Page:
Distraction is the bane of most of our existence. It is hard to remove the things that steal our time from our lives. But as we carefully weed out the things that provide only mere momentary reward, we can reach for higher goals and achieve much more. This is not to say that recreation does not have value. Wholesome recreation is a vital part of the human experience and provides valuable rest and opportunities to develop meaningful relationships. However, the constant drone of music, the electronic devices we tether ourselves to, and meaningless pursuits are far too pervasive in many of our lives. We waste the moment when achievements could be made and relationships enriched for a high score on a game, which will only be beat by someone willing to waste more time than we are. There is always someone willing to waste more time than you are.
A common concern for many people is how to maintain a good balance in their lives. A balanced life has been the goal of civilization since the days of Greek philosophy, and likely before that. Aristotle believed that happiness was derived from virtue. Virtue was defined as a habitual act of balance. That is he believed not in an unconscious decision leading to happiness, But habits of intellectual choice. He defined virtue further as the mean between extremes (Nichomachean ethics). He taught that virtue or habitual action was learned or developed under the tutelage of great teachers. Therefore we can determine that good is only good if we choose consciously to perform the act. Also good done for the wrong reason is neither good nor bad, but rather mindless habitual action. This means in our lives we must choose to live a balanced life, and do so consciously, or we cannot participate in the good virtuous act of balance.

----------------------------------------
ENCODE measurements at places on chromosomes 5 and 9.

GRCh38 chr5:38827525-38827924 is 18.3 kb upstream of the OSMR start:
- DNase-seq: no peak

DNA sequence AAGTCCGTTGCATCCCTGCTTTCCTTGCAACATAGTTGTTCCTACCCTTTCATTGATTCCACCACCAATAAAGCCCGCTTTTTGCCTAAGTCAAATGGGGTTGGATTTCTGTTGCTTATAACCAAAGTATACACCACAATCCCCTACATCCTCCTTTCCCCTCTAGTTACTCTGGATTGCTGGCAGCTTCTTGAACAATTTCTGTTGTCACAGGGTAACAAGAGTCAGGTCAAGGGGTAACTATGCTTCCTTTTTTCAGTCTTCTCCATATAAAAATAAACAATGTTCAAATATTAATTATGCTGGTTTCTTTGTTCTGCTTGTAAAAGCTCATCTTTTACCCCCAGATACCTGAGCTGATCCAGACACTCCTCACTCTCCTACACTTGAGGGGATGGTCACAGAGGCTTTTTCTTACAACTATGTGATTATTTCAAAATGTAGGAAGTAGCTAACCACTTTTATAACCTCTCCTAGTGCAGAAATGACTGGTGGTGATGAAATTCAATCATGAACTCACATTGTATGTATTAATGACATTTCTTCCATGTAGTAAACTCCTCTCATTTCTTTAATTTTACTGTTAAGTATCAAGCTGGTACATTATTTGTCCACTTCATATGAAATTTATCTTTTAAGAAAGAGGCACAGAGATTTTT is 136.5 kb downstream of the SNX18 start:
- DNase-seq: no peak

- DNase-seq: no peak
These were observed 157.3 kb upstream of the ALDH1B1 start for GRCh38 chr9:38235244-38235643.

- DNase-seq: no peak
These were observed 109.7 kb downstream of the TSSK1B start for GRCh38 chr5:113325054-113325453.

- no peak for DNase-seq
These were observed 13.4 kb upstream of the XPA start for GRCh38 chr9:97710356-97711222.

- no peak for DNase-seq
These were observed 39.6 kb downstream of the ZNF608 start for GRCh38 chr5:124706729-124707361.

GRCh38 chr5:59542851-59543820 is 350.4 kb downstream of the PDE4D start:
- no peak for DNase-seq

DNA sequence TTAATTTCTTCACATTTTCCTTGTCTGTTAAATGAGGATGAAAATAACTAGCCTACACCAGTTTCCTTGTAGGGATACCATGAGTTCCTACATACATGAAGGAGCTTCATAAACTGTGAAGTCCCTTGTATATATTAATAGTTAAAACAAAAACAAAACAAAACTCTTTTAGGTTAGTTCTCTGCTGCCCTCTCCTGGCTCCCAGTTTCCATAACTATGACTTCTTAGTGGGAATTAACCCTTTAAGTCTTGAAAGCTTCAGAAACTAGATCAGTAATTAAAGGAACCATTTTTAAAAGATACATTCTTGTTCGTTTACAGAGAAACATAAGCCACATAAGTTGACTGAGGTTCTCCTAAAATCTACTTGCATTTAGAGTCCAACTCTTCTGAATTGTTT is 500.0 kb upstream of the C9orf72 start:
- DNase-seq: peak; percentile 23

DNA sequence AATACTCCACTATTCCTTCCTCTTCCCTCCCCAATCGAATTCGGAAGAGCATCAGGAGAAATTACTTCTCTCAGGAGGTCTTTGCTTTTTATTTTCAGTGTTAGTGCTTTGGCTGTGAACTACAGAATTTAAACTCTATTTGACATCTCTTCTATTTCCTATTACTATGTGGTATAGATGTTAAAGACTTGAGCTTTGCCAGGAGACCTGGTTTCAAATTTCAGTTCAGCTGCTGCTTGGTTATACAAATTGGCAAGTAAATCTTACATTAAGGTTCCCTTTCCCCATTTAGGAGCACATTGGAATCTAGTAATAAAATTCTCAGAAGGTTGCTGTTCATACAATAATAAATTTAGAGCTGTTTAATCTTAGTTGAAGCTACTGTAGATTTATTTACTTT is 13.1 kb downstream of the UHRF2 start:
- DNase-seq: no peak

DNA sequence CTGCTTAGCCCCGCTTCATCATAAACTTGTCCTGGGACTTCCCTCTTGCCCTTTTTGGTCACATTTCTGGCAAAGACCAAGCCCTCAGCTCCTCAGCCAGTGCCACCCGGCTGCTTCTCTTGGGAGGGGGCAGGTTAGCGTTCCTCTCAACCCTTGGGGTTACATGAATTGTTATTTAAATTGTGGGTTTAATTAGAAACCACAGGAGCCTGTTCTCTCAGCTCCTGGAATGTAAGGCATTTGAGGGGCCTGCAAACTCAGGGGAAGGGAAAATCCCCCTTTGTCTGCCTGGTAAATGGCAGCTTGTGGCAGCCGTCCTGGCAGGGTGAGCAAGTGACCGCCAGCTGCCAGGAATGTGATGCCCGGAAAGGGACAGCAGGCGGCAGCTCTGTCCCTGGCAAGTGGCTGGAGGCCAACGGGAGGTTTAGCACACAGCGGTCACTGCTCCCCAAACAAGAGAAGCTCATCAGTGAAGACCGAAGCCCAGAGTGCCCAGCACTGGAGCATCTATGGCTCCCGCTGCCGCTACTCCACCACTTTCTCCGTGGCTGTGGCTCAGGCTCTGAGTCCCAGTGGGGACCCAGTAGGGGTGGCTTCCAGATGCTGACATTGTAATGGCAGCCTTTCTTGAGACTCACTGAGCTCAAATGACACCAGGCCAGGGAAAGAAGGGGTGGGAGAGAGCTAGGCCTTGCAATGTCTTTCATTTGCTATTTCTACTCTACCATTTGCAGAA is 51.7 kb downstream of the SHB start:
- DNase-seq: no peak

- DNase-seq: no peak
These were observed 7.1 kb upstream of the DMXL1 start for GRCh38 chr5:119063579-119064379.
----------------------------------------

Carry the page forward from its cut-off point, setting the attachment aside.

There are many competing demands in our lives. it is not easy to find balance, or to know what the mean between extremes is. We live in a world in which extreme behavior is portrayed as normal. The lines between balanced virtuous conscious action are blurred daily by the onslaught of factions who would have us believe that there is no good or that good is a relative construct.
Taking time for reflection is paramount in living a life of meaning and clarity; however, many people confuse reflection and rumination. Reflection is a thoughtful process weighing the merits, both good and bad, of a subject. Rumination is a concentration, focus, and even obsession over the bad that has happened. Reflection is a balanced approach allowing you to view the optimal course of action, rumination is lopsided, frustrating, and damming to all progress.
If you want to see success reflect on your strengths, recognize your weakness, and plan a realistic course of action to amend the deficits. If you want to end up angry, depressed, and anxious, ruminate over the bad things that have happened, declare them unfair, and wallow in your misery. Self pity while rewarding for a moment only leads to feeling worse in the long run.